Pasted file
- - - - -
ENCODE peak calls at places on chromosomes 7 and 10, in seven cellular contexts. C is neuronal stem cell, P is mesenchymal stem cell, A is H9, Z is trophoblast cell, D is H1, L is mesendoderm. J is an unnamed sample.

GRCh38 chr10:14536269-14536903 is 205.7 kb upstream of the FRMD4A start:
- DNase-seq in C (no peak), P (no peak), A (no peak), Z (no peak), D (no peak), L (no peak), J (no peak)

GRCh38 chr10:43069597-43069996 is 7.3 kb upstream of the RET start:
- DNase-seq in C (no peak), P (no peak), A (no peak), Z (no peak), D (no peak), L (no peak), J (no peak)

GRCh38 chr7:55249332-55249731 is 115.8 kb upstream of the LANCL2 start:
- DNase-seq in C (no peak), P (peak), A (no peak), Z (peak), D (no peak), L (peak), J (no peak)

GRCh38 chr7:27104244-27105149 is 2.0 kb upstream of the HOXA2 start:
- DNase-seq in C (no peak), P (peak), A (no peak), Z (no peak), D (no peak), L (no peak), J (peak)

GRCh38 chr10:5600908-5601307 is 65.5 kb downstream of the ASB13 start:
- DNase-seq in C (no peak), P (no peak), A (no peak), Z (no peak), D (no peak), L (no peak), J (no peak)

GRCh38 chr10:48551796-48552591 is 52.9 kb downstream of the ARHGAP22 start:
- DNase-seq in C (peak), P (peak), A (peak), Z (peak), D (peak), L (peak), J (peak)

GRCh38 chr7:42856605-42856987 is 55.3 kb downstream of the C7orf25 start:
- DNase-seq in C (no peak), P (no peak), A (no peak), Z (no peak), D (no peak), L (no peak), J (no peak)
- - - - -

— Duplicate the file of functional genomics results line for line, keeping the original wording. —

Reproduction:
ENCODE peak calls at places on chromosomes 7 and 10, in seven cellular contexts. C is neuronal stem cell, P is mesenchymal stem cell, A is H9, Z is trophoblast cell, D is H1, L is mesendoderm. J is an unnamed sample.

GRCh38 chr10:14536269-14536903 is 205.7 kb upstream of the FRMD4A start:
- DNase-seq in C (no peak), P (no peak), A (no peak), Z (no peak), D (no peak), L (no peak), J (no peak)

GRCh38 chr10:43069597-43069996 is 7.3 kb upstream of the RET start:
- DNase-seq in C (no peak), P (no peak), A (no peak), Z (no peak), D (no peak), L (no peak), J (no peak)

GRCh38 chr7:55249332-55249731 is 115.8 kb upstream of the LANCL2 start:
- DNase-seq in C (no peak), P (peak), A (no peak), Z (peak), D (no peak), L (peak), J (no peak)

GRCh38 chr7:27104244-27105149 is 2.0 kb upstream of the HOXA2 start:
- DNase-seq in C (no peak), P (peak), A (no peak), Z (no peak), D (no peak), L (no peak), J (peak)

GRCh38 chr10:5600908-5601307 is 65.5 kb downstream of the ASB13 start:
- DNase-seq in C (no peak), P (no peak), A (no peak), Z (no peak), D (no peak), L (no peak), J (no peak)

GRCh38 chr10:48551796-48552591 is 52.9 kb downstream of the ARHGAP22 start:
- DNase-seq in C (peak), P (peak), A (peak), Z (peak), D (peak), L (peak), J (peak)

GRCh38 chr7:42856605-42856987 is 55.3 kb downstream of the C7orf25 start:
- DNase-seq in C (no peak), P (no peak), A (no peak), Z (no peak), D (no peak), L (no peak), J (no peak)